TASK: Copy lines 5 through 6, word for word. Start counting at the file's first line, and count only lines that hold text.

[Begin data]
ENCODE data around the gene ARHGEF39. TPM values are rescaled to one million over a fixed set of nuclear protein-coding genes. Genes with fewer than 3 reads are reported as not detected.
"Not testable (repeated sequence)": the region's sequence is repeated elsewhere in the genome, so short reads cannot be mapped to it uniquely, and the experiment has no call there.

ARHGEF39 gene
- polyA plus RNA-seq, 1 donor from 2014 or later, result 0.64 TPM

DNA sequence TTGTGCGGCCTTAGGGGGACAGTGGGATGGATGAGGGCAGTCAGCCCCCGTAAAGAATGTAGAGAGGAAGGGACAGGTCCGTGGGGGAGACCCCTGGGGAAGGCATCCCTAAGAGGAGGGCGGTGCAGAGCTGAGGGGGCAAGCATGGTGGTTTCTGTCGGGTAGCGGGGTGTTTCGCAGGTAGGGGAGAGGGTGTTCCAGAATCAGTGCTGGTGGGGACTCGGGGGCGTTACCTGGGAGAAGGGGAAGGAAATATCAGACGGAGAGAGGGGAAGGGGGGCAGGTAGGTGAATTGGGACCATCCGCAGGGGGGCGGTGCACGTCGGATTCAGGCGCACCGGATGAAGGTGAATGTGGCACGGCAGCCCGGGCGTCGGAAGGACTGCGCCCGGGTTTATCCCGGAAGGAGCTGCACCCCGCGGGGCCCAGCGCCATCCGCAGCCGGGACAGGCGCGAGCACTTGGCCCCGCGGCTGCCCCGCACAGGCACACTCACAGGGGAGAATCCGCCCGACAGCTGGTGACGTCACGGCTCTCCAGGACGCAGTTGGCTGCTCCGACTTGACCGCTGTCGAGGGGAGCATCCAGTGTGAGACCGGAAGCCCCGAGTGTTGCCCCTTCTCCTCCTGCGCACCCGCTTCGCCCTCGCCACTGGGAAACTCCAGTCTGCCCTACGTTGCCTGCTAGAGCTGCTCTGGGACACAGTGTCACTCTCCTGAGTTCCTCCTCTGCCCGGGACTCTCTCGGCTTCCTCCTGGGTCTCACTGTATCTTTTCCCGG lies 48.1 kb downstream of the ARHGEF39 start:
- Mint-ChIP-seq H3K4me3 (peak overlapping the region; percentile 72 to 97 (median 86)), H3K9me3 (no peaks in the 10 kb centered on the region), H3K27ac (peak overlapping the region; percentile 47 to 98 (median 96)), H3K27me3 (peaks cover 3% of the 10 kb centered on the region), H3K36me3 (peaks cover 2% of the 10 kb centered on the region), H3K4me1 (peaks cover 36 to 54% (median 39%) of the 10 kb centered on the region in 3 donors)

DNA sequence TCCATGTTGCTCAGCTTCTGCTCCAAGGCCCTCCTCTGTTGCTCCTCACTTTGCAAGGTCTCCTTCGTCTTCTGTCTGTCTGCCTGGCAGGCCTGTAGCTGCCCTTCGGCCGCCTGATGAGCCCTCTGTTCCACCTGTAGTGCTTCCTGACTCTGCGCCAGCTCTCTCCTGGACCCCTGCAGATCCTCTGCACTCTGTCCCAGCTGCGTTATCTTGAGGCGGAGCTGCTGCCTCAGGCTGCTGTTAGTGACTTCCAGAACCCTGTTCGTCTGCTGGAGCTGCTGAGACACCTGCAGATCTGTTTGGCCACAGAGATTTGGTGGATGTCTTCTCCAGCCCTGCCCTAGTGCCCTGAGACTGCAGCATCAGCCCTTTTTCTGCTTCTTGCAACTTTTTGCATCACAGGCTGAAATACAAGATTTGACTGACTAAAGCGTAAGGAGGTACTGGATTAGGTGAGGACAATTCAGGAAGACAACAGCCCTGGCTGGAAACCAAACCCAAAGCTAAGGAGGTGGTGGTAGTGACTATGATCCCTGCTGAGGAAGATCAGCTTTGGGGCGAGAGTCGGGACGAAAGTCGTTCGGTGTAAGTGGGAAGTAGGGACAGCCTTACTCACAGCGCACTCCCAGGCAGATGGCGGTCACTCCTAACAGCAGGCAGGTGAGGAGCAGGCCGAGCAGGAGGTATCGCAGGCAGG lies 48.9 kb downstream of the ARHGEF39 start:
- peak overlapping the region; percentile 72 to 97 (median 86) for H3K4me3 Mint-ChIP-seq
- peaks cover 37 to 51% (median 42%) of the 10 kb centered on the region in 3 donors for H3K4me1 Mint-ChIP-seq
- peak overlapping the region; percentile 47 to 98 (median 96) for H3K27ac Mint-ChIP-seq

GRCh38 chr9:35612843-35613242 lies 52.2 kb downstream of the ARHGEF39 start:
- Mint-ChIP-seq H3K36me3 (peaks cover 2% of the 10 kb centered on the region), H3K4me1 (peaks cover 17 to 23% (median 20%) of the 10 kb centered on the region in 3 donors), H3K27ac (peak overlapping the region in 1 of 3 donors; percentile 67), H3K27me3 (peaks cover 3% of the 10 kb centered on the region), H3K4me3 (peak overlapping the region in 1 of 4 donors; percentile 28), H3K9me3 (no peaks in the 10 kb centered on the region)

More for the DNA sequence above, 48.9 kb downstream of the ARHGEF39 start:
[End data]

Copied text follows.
DNA sequence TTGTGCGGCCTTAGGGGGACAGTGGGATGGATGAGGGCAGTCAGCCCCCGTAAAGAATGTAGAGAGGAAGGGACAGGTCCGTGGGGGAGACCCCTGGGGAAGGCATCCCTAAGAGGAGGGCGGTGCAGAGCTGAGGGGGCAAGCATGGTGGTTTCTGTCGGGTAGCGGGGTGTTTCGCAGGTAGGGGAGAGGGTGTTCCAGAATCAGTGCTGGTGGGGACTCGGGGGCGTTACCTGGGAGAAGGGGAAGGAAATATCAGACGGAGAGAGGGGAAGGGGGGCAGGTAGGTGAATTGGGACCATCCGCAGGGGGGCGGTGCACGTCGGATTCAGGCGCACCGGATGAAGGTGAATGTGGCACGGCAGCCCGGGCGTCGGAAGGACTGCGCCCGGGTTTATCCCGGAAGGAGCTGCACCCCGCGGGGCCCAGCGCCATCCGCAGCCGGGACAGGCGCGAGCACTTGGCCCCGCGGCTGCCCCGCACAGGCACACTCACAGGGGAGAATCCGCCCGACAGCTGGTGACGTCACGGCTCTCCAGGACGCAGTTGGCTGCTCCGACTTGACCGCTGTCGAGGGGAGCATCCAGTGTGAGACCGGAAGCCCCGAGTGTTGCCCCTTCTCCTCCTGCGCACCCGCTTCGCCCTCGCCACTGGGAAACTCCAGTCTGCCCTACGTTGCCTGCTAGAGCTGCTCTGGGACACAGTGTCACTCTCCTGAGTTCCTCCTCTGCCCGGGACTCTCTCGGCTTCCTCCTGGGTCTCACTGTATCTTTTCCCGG lies 48.1 kb downstream of the ARHGEF39 start:
- Mint-ChIP-seq H3K4me3 (peak overlapping the region; percentile 72 to 97 (median 86)), H3K9me3 (no peaks in the 10 kb centered on the region), H3K27ac (peak overlapping the region; percentile 47 to 98 (median 96)), H3K27me3 (peaks cover 3% of the 10 kb centered on the region), H3K36me3 (peaks cover 2% of the 10 kb centered on the region), H3K4me1 (peaks cover 36 to 54% (median 39%) of the 10 kb centered on the region in 3 donors)